Newsletters are about keeping your audience up to date with the latest developments in your company, school, or organization. They are sent on a predictable schedule to inform readers of sales, promotions, new features, reunions, events, etc. Some newsletters—for instance, those aimed at an alumni group—list personal updates, highlight school events, and showcase new buildings or donations.
Having a strong nameplate unites the document and makes your newsletter look professional. Aim to strike a balance between text and images in your newsletter. Images should contribute to your message, not just clutter the page. Breaking up your text into columns can make it more legible. For a letter-size newsletter, three columns is a good choice.
Creating a newsletter presents a good opportunity to cement your brand. By incorporating your company’s, school’s, or organization’s colors, logo, and typeface, you can increase brand recognition and improve the likelihood that your newsletter gets read. Your newsletter should be instructive without being heavy-handed. Don’t treat the content as an afterthought: if your newsletter doesn’t inform your audience or provide useful updates, you will generate more bad feelings than good. Make sure your text is copy edited and that your articles are succinct and easy to read. Event calendars are expected components of a newsletter. Articles on a given page of a newsletter should have a unified theme. That way, readers can tell at a glance if it will interest them.
Many editorial teams struggle with creating a strong editorial philosophy. They either don’t have an editorial philosophy or don’t see the importance of having one. Some have a philosophy that communicates nothing about why they publish or how their product is different from all the others. The editorial philosophy for your product is critical to keeping the editorial strategy and design on track, and properly focused on your target reader. Another very important goal of the editorial philosophy is defining your competition. By doing so, you can strategically differentiate your product so it’s always at the top of the pile.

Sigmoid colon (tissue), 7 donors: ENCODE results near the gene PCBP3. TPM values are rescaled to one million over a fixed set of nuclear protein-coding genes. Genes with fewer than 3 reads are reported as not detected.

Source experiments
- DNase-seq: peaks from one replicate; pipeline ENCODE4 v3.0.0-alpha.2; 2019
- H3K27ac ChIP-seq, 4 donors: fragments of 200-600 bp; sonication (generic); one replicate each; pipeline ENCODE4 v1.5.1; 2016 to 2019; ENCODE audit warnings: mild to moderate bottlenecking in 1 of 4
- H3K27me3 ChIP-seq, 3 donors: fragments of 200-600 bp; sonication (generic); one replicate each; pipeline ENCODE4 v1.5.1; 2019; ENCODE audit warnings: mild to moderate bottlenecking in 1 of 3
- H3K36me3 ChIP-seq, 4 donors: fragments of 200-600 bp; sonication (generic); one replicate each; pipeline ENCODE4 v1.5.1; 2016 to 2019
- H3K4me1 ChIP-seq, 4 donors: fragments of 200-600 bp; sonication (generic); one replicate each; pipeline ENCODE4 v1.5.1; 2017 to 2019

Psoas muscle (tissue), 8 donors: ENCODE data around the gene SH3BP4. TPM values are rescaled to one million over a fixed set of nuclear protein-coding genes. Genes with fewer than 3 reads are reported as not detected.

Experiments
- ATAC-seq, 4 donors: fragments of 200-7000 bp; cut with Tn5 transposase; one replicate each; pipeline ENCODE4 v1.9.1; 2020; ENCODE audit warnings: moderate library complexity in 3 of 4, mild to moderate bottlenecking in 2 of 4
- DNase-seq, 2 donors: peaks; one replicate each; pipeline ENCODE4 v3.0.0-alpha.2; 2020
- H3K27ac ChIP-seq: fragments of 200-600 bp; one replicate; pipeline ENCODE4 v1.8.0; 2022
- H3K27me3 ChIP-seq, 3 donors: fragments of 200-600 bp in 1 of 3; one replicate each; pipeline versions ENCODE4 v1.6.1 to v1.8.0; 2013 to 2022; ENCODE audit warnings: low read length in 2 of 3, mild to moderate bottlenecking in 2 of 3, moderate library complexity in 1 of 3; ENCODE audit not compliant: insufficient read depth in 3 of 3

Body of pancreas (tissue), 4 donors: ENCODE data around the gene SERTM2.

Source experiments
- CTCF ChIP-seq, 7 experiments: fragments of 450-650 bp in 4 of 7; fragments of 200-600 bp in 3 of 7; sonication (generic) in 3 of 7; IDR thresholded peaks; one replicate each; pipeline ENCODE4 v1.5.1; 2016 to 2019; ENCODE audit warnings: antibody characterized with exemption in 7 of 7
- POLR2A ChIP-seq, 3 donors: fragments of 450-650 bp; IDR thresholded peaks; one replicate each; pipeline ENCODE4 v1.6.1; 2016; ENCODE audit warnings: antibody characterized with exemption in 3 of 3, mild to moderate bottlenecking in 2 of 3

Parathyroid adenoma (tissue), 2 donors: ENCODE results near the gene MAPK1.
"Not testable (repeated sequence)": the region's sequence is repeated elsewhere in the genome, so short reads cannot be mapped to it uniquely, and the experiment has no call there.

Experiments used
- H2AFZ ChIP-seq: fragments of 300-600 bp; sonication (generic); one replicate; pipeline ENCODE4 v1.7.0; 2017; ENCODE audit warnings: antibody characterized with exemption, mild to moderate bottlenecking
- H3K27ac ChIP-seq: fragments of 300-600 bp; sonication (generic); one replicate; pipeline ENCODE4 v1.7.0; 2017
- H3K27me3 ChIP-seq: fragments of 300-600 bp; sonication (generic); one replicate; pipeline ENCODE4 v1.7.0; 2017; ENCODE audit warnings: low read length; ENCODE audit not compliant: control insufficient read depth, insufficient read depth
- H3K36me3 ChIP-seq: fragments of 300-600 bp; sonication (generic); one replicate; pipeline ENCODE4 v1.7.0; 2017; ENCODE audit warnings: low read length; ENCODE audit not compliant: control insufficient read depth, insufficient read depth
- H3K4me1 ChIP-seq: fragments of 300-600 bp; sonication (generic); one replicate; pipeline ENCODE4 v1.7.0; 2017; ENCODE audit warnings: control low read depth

The process of developing your editorial philosophy will get your editorial and design teams on the same page by setting goals. In some cases, it’s a great tool to use to resolve disagreements. If something doesn’t fit the mission, it doesn’t belong in the product. Redesign time is also a terrific opportunity to write or rewrite your editorial philosophy. Setting a designer loose on a redesign project without an effective editorial philosophy can almost guarantee that the project will go over budget, miss the mark, or just flat-out fail, wasting everyone’s time. You need to know who you are before anyone else can begin to understand you. Your editorial philosophy can be a measurement tool to use to help evaluate design concepts or a new editorial strategy.
Don’t be generic. Distinguish your brand in the editorial philosophy, whether it’s by geography, industry, niche, etc. (And if you can’t craft a unique editorial philosophy, it may signal a need to revisit your overall marketing strategy.) Always include the purpose of your content in your editorial philosophy. How should it motivate the readers or viewers? What do you want them to know, think, or do? Remember, your content can’t be everything to everybody. Pick a niche audience and ensure that your content is loyal to it.